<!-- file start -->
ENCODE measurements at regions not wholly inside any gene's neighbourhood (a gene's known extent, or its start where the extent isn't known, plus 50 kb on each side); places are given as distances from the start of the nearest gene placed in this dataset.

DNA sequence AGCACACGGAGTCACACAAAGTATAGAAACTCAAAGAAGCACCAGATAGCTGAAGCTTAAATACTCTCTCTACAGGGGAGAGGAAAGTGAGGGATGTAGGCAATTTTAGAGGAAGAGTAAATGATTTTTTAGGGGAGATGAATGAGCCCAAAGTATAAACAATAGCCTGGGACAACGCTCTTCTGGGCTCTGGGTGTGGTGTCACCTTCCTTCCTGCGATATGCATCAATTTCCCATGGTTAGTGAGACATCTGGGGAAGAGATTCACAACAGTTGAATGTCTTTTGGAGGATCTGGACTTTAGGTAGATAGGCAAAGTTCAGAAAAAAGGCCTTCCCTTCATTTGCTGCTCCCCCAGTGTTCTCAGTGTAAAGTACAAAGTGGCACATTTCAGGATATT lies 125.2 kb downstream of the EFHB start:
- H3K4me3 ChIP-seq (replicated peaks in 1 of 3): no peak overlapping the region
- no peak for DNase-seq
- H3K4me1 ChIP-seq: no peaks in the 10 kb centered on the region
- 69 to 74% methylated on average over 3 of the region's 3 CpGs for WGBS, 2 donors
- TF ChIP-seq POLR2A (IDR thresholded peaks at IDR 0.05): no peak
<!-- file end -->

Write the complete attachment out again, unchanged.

ENCODE measurements at regions not wholly inside any gene's neighbourhood (a gene's known extent, or its start where the extent isn't known, plus 50 kb on each side); places are given as distances from the start of the nearest gene placed in this dataset.

DNA sequence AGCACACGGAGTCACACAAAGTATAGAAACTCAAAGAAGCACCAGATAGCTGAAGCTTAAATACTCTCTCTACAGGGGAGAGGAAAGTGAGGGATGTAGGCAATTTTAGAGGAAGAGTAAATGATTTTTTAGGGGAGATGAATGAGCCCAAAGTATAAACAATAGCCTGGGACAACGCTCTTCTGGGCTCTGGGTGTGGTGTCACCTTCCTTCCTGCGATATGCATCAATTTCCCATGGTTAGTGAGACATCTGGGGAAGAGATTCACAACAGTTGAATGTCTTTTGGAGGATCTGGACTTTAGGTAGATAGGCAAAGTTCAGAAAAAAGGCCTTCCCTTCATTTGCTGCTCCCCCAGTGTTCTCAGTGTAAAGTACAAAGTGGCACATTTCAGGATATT lies 125.2 kb downstream of the EFHB start:
- H3K4me3 ChIP-seq (replicated peaks in 1 of 3): no peak overlapping the region
- no peak for DNase-seq
- H3K4me1 ChIP-seq: no peaks in the 10 kb centered on the region
- 69 to 74% methylated on average over 3 of the region's 3 CpGs for WGBS, 2 donors
- TF ChIP-seq POLR2A (IDR thresholded peaks at IDR 0.05): no peak